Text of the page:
Texas Drone Legislation: Court docket Ruling Permits Problem

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By DRONELIFE Staff Writer Jim Magill

A recent ruling by a federal judge will allow a lawsuit challenging the constitutionality of Texas’ drone law to move forward.

On November 30, US District Judge Robert Pitman issued an order denying a motion by lawyers representing the state’s defendants to dismiss the case. The lawsuit, filed by the National Press Photographers Association, the Texas Press Association, and a Texas-based photojournalist, alleges that Texas Drone Act limits journalists’ ability to use photos and videos captured by drones for news-gathering purposes .

The lawsuit names Steven McCraw, director of the Texas Department of Public Security, as the defendant; Ron Joy, Texas Highway Patrol chief; and Wes Mau, the Hays County District Attorney.

The lawsuit challenges the law’s surveillance provisions, which make it unlawful to “capture an image of an individual or privately owned property [Texas] with the intention of conducting surveillance. “Plaintiffs argue that the law is unconstitutional as it does not define what“ surveillance ”means.

In addition, plaintiffs allege that surveillance regulations inappropriately discriminate against UAV-produced photos and videos created through a newsgathering process, while other groups, including students, engineers and insurance company employees, may capture and use images for their own purposes.

The plaintiffs also challenged the provisions of the “Flight Ban” Act, which prohibits the operation of drones over prisons or prisons and critical infrastructure such as oil and gas pipelines, water treatment plants and chemical plants. As in its pleadings against the surveillance rules, the lawsuit alleges that the restrictions are widespread in that they contain exceptions that allow drones to be used for commercial purposes but not for intelligence gathering purposes.

In addition, the lawsuit alleges that the no-fly regulations violate the doctrine of federal preventive law because the Federal Aviation Administration has the exclusive right to regulate all air traffic.

In their motion, the defendants argued that Pitman should dismiss the case because plaintiffs had failed to present valid arguments against the surveillance and no-fly regulations. In its decision, however, the judge upheld the plaintiffs’ arguments regarding the surveillance provisions and the general nature of the no-fly provision as legitimate.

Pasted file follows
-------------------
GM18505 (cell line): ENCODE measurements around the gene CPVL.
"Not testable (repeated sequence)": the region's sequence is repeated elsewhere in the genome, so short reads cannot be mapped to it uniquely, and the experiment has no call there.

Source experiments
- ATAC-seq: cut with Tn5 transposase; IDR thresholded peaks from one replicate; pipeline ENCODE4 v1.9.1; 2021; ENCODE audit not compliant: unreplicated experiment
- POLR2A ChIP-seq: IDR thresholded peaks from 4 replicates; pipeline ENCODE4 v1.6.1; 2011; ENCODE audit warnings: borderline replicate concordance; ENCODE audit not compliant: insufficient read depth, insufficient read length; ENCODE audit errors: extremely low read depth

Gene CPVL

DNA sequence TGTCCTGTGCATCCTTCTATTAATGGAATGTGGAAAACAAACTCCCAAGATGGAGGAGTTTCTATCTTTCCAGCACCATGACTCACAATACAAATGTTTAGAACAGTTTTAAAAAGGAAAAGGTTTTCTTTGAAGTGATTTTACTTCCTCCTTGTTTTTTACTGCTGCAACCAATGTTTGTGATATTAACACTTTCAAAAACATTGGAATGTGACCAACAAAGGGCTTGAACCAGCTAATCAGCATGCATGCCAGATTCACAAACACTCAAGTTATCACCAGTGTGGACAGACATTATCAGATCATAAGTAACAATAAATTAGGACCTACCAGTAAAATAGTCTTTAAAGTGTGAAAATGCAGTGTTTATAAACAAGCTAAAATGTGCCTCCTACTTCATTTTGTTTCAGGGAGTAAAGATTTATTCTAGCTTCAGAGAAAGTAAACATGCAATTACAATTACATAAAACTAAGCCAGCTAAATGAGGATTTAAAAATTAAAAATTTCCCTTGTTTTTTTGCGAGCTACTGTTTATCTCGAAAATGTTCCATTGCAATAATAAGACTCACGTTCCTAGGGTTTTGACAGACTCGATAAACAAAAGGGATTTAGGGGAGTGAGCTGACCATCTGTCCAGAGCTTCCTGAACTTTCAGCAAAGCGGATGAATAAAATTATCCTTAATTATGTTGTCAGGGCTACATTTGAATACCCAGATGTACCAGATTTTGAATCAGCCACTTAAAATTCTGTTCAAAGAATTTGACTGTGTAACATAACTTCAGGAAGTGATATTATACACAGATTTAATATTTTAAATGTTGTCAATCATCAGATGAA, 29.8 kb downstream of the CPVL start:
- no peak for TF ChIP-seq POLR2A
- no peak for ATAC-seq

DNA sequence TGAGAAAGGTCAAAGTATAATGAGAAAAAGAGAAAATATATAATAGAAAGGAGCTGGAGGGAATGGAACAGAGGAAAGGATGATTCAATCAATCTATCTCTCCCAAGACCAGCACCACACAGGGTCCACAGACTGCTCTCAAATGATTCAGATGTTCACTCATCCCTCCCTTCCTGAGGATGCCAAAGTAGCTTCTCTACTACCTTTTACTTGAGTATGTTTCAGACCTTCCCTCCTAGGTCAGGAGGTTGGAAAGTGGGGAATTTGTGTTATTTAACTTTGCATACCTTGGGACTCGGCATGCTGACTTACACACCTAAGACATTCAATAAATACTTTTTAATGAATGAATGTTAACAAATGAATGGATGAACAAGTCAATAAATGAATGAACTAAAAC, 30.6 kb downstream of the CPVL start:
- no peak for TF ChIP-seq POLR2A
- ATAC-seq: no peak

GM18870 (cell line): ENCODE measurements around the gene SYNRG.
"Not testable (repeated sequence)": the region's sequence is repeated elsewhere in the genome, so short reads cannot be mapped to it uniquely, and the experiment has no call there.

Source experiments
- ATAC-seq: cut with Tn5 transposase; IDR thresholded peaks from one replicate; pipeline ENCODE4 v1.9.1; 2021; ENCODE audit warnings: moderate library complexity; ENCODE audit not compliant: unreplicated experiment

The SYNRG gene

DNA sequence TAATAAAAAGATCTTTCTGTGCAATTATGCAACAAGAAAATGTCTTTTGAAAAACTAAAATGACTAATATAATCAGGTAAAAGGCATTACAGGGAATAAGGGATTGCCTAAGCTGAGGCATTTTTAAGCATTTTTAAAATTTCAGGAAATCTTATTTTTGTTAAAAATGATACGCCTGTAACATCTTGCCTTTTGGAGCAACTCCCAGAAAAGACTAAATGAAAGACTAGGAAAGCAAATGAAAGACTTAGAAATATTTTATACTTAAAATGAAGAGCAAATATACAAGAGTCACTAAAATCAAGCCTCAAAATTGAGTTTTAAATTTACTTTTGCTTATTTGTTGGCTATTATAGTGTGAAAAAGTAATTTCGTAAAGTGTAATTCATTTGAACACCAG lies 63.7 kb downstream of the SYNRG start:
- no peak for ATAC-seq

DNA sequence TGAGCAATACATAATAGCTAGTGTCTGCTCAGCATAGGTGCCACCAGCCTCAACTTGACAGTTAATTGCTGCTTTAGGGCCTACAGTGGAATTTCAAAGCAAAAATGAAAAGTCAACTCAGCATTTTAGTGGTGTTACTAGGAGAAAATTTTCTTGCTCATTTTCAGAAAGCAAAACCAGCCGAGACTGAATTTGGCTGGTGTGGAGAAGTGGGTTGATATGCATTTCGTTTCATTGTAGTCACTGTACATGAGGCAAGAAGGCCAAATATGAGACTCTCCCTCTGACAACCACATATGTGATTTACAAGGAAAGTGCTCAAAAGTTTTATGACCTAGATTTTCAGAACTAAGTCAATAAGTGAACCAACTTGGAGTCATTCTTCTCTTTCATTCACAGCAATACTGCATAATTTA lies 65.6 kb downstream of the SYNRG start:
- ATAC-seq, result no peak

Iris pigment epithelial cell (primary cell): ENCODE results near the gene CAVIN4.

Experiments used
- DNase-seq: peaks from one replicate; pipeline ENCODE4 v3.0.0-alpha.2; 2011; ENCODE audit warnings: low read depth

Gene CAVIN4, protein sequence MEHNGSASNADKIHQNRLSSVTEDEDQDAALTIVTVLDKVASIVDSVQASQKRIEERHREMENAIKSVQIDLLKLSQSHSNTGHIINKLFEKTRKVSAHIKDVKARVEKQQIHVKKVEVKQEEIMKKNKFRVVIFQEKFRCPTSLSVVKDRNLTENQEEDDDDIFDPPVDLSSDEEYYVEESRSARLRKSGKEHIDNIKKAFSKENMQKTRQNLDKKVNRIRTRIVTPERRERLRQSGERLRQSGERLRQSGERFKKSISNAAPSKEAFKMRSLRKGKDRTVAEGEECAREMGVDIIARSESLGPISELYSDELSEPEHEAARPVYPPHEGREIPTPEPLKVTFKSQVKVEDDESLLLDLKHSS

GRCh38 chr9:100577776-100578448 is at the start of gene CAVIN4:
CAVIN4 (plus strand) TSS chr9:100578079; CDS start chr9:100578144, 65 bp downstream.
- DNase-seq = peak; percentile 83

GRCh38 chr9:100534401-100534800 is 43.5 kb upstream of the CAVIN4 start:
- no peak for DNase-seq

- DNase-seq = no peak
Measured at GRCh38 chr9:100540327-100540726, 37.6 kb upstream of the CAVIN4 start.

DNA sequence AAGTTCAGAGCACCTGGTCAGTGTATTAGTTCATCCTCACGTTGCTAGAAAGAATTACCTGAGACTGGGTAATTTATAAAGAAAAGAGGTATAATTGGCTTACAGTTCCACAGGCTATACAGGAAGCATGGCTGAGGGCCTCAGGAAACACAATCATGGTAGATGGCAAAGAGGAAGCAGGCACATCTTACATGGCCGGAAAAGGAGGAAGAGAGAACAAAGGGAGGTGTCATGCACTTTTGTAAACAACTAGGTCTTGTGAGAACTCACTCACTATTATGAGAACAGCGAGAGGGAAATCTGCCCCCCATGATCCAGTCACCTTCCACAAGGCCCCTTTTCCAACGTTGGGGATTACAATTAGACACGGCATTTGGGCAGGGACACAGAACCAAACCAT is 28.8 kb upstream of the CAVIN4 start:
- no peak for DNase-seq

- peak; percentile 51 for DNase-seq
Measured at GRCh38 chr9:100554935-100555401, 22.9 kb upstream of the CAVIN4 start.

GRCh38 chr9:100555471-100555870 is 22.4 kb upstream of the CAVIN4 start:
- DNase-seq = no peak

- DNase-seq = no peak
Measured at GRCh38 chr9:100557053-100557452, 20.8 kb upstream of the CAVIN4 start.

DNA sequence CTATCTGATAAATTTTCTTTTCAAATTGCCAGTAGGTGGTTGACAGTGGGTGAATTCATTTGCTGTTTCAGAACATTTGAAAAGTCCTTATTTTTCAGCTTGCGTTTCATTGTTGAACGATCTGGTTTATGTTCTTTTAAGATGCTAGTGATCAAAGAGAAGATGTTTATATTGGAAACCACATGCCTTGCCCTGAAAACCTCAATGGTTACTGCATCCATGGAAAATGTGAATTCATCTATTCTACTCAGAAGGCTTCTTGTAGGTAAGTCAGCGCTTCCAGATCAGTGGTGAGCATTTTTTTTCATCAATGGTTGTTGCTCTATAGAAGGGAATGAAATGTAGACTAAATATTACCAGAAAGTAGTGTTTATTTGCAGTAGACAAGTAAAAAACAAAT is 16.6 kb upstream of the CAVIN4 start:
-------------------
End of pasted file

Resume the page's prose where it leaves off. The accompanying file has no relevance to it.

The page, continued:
In a partial victory for the defendants, Pitman ruled that plaintiffs failed to present a valid pre-emptive argument against the “no fly” rule and said the case argument must be dismissed. The rest of the case will be allowed to go on, however, he decided.

The plaintiffs’ attorneys welcomed the judge’s decision to keep the case alive.

“We are obviously pleased with the verdict. We believe the judge looked very carefully at the law and the facts as we presented them and concluded that we did indeed set a workable case, ”said Jim Hemphill, attorney for the Texas Press Association. “Some of these drone restrictions are unconstitutional because after the first change, they excessively restrict protected activities.”

He added that he was disappointed with the part of the judge’s decision regarding the issue of prevention, as he believed plaintiffs could demonstrate that the Texas Drone Act gave the FAA the exclusive right to regulate UAV operations trampled on.

“On the other hand, the judge’s rejection of pre-emption claims does not affect our customers’ ability to get the relief they want,” he said.

Mickey Osterreicher, General Counsel of the National Press Photographers Association, agreed.

“It would be nice if the cause was also brought forward for prevention, but with all of that, I think we are in a really good place and we are happy with the judge’s decision,” he said.

Osterreicher said the ruling paved the way for the further process, although the state still retains the right to appeal the decision. Subject to the success of such an appeal, the plaintiffs, in view of the judgment, must now answer the questions that the plaintiffs raised in their complaint.

In addition, each side could request a summary assessment in the case. “Since we prevailed against the application for dismissal, there could be an application for a summary assessment, and if we win with it – provided there is no appeal – no process would be required,” said Osterreicher.

The case is slated to go to trial next October. If the verdict is in favor of the plaintiffs, the state parliament cannot make any changes to the drone law until 2023. The legislature, which only meets every two years, is due to begin its next five-month session in January.

“If these sections of the law are declared unconstitutional, it means the state cannot enforce them. That way, people could have some certainty about what they can and cannot do with drones when collecting messages, ”said Osterreicher.

Miriam McNabb is editor-in-chief of DRONELIFE and CEO of JobForDrones, a marketplace for professional drone services, and a fascinating observer of the emerging drone industry and the regulatory environment for drones. Miriam has authored over 3,000 articles focusing on the commercial drone space and is an international speaker and recognized figure in the industry. Miriam graduated from the University of Chicago and has over 20 years experience in high-tech sales and marketing for new technologies.
For advice or writing on the drone industry, email Miriam.

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